Lira recovers as Salameh says banks to provide dollars anew


The unofficial dollar exchange rate dropped from a record high of LBP 38,000 to at least LBP 34,300 on Friday, immediately after Central Bank Governor Riad Salameh issued a statement saying banks would resume exchange operations at the Sayrafa platform rate as of Monday.

In a statement addressed to “all the holders of Lebanese pounds, be them citizens or institutions, who want to exchange them for U.S. dollars,” Salameh said exchange requests can be submitted to Lebanese banks as of Monday.

“These requests will be fulfilled in full within 24 hours,” Salameh added.

“This offer is open and available every day,” the governor went on to say.

In another statement addressed to banks, Salameh said: "As of Monday, and for three consecutive days, Lebanese banks must keep their branches and cash counters open until 6:00 pm daily, to fulfill citizens’ requests to purchase dollars at the Sayrafa rate in exchange for Lebanese pounds.”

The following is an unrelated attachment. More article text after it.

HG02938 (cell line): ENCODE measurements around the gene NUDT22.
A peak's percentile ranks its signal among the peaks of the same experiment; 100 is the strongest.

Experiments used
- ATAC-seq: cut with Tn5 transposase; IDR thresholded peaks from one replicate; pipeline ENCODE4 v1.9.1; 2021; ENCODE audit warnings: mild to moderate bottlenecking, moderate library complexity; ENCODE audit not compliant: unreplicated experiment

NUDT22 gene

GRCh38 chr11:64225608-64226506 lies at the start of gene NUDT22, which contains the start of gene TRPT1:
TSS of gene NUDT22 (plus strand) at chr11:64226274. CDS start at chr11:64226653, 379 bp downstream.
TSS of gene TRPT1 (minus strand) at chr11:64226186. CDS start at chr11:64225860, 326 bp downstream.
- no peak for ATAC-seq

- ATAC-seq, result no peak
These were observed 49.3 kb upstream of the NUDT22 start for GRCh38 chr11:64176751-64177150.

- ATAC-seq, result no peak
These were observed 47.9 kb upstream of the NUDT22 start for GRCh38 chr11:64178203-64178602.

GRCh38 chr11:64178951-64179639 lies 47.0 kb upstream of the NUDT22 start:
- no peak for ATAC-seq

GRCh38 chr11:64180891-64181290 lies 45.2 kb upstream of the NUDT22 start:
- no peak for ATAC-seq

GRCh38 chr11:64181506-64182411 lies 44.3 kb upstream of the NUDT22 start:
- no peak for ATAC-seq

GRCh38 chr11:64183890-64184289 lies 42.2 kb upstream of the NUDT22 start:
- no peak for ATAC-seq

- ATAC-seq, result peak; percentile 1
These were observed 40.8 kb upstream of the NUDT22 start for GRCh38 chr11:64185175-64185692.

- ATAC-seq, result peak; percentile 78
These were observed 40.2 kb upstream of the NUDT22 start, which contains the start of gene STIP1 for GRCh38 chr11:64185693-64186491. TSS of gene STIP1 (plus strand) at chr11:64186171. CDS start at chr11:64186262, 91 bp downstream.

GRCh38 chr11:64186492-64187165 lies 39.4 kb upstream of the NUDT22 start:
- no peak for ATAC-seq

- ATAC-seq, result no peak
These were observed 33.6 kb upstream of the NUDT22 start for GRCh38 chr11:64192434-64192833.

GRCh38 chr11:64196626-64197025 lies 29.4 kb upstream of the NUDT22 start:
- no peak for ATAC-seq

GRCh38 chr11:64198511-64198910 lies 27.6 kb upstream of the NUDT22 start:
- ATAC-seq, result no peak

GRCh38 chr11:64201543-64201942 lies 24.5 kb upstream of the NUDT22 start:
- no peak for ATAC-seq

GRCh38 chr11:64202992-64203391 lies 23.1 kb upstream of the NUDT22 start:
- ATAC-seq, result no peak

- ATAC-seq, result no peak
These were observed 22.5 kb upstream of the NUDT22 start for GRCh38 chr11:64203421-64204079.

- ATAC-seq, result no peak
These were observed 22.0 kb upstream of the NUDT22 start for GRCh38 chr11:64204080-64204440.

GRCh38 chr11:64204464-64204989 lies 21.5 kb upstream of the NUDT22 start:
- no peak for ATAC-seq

Banks must also “pay the salaries of public sector employees in dollars and according to the Sayrafa rate,” Salameh added.

Banks had stopped selling dollars at the Sayrafa rate in recent days, with some accusing them of suspending the operations in response to the government's financial and economic recovery plan.

The Lebanese pound had registered a new record low of LBP 38,000 to the greenback earlier on Friday.

For decades, the Lebanese pound was pegged to the dollar at 1,500, meaning that it has lost around 95 percent of its value in two years.

A financial crisis widely blamed on government corruption and mismanagement has caused the worst economic crisis in Lebanon's history.

The cost of a full tank of petrol now far exceeds the minimum monthly wage, mains electricity comes on barely two hours a day and unaffordable school fees are driving increased student dropouts.

Four out of five Lebanese are now considered poor by the World Bank.

The country desperately needs an international rescue package but the required reforms have not been forthcoming.

The exchange rate, which is unofficial but applies to most transactions, had recently stabilized at around 26,000 to the dollar but took a tumble after the latest legislative polls.

The results brought in a handful of independents who support the spirit of a 2019 protest movement which called for the wholesale ouster of Lebanon's corrupt and hereditary ruling class. But they also yielded a more scattered assembly that observers predict could remain stuck in a political deadlock that will further delay any meaningful economic recovery program.

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